Wives Without Husbands: Marriage, Desertion, and Welfare in New York, 1900 – 1935, by Anna R. Igra , is a scholarly history of the Jewish anti-desertion movement and its significant role in shaping American social welfare programs. In the early 20th century, Jewish organizations developed the National Desertion Bureau, (NDR) to help deserted destitute Jewish mothers and their children. “Deserted women” were women whose husbands did not financially support them and who applied for public assistance from a public or private welfare agency. The emphasis in the Jewish community and the NDR was to ensure that Jewish families were seen as “respectable” in the eyes of the larger community and that meant making sure that men were the breadwinners of their families. The socialist Jewish newspaper, the Forward regularly presented the “Gallery of Missing Men” photos in an effort to embarrass husbands to return to their families and financially support them. The problem was that this policy often didn’t work. Husbands who deserted their families rarely returned to their families and women became more vulnerable to mean spirited husbands who manipulated the NDR system to prevent their wives from getting any financial help. And yet, the policy of the NDR became the fundamental approach of American social welfare policy until the Family Support Act of 1988, when single mothers getting public assistance were phased into work programs and held responsible for their own financial support.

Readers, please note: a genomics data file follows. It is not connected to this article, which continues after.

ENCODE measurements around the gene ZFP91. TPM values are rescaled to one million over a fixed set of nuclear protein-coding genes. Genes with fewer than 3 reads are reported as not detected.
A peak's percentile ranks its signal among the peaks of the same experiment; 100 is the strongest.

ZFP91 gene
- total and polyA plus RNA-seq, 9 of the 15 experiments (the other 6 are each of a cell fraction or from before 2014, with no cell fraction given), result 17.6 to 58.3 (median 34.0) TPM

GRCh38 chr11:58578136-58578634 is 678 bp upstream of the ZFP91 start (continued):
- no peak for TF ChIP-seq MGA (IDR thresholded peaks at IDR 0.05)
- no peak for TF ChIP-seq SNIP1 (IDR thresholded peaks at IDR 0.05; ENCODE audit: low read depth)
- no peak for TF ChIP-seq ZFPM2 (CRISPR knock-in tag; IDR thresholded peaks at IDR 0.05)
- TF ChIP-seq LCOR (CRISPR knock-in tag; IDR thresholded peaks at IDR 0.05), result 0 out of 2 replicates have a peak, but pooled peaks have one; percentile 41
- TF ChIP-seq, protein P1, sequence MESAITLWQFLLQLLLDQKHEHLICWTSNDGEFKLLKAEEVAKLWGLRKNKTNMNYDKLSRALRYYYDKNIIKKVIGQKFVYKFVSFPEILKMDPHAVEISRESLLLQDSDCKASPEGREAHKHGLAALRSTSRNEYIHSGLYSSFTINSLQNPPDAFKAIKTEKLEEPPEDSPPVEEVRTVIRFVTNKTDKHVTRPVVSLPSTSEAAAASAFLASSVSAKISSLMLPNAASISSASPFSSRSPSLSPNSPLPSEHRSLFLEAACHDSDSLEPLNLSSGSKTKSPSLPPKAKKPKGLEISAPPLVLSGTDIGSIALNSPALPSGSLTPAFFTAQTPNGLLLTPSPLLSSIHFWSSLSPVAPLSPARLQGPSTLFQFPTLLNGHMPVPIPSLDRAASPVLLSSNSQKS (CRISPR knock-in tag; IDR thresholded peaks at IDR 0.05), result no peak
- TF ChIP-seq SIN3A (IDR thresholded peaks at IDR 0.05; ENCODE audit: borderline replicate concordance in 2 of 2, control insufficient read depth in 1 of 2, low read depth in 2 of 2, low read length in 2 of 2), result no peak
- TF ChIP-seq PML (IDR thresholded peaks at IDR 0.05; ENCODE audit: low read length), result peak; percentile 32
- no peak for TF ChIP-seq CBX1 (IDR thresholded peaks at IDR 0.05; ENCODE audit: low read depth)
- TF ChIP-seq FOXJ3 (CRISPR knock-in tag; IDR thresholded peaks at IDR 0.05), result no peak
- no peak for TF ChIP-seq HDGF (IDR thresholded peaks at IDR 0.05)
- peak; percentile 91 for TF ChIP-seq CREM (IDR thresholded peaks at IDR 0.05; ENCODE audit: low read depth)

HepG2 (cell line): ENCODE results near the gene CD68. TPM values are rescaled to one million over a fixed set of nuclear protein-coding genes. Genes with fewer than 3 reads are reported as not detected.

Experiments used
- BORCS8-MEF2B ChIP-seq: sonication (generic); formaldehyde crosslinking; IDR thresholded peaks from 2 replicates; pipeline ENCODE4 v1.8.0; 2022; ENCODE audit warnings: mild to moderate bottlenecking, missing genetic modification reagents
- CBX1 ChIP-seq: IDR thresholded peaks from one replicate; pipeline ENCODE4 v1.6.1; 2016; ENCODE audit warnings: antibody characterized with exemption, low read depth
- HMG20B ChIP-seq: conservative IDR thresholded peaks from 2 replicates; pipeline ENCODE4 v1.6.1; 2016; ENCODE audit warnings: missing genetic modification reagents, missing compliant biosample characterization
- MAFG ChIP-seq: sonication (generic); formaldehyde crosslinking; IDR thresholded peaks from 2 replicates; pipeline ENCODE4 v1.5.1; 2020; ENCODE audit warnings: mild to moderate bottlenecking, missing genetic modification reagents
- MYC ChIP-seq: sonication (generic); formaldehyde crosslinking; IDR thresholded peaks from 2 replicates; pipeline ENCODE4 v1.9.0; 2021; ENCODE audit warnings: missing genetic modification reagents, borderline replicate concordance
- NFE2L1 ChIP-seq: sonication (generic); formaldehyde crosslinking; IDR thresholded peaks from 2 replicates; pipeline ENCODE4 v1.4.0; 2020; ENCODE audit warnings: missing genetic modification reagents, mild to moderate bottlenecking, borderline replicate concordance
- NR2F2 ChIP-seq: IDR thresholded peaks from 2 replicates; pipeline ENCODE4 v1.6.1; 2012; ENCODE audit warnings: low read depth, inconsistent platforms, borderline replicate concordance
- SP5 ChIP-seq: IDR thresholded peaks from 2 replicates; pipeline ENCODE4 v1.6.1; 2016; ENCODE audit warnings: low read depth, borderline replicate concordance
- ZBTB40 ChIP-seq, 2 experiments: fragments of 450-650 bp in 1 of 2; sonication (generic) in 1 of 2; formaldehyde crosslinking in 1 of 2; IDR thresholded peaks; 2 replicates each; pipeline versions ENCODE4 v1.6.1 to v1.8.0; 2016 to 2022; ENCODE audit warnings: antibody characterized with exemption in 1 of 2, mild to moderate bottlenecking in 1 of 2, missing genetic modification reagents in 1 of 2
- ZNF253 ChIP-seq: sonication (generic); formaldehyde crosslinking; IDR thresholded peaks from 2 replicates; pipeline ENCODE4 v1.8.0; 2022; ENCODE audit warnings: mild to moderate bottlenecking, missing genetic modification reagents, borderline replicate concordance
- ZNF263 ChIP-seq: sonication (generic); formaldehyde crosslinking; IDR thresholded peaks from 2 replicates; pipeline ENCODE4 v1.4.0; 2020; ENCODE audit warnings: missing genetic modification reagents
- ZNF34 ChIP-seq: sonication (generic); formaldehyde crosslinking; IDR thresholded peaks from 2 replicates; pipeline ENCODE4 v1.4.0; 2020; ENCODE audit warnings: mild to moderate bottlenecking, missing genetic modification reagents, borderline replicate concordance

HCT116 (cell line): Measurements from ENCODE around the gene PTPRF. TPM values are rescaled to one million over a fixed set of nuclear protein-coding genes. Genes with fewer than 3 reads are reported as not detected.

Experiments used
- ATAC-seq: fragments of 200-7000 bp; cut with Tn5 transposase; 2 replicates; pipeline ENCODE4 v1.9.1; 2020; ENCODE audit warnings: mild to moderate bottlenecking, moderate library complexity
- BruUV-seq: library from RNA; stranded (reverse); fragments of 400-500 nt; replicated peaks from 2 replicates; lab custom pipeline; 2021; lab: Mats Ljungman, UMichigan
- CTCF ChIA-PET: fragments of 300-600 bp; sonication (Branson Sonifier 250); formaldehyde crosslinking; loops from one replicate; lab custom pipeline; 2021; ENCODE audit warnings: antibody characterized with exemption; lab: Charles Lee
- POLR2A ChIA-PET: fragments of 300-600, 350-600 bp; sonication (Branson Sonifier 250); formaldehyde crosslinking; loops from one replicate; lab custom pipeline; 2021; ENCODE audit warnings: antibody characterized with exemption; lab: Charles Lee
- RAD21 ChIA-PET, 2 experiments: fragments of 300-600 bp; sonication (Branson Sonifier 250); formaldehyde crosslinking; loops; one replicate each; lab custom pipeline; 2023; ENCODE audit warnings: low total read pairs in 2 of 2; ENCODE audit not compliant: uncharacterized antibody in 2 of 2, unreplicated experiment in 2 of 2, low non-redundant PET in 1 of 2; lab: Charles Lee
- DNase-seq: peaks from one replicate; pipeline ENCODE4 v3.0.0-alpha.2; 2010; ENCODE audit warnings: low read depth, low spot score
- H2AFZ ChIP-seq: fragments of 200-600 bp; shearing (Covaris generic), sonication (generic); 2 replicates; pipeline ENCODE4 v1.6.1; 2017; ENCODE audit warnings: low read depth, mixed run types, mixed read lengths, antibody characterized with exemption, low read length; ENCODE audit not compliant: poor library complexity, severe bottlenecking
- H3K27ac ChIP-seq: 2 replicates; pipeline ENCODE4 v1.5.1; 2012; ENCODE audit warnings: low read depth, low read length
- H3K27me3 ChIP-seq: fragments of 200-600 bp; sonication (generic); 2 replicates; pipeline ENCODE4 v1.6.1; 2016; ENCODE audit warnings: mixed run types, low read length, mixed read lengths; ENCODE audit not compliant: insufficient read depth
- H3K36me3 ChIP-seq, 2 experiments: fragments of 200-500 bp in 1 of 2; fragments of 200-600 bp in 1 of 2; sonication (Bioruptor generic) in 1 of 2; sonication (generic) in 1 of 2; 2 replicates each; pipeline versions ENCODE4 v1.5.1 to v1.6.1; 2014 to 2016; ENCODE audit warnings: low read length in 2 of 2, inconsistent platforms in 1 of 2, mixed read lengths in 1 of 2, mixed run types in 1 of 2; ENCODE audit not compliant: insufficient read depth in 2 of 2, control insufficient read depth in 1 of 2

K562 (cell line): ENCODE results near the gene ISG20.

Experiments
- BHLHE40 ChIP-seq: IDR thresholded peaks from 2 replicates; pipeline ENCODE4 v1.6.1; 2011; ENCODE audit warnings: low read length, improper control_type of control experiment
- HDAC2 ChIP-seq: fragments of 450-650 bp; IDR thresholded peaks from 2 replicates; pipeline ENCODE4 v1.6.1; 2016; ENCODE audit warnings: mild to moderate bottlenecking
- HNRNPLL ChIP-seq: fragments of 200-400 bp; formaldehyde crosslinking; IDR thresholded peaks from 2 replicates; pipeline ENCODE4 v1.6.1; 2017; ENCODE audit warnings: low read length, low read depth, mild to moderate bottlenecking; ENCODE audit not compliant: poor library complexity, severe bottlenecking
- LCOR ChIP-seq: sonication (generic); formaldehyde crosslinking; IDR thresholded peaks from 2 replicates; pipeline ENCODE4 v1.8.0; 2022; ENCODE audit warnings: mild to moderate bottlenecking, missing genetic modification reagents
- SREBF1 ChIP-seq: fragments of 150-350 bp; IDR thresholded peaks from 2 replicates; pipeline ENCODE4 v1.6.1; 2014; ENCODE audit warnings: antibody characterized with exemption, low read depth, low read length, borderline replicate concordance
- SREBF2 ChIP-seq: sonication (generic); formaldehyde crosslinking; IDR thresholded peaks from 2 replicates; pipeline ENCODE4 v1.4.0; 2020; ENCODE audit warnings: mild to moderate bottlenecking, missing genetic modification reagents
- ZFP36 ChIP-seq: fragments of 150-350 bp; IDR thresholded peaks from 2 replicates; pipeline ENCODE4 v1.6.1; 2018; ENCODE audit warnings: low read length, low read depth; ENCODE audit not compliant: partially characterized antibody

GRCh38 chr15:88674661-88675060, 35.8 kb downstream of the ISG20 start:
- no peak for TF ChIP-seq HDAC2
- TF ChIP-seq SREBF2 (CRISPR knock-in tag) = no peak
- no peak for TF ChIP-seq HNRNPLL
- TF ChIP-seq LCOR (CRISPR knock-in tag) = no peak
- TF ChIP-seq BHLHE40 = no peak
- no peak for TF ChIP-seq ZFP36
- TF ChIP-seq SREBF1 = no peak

For social welfare policy pundits and historians of the Jewish family, Wives Without Husbands: Marriage, Desertion, and Welfare in New York, 1900 – 1935, will be fascinating. For the average reader, the degree of detail will often be difficult to wade through.
Anna R. Igra is an associate professor of history and director of the Women and Gender studies Program at Carleton College. Bibl., illus., index, notes, tables.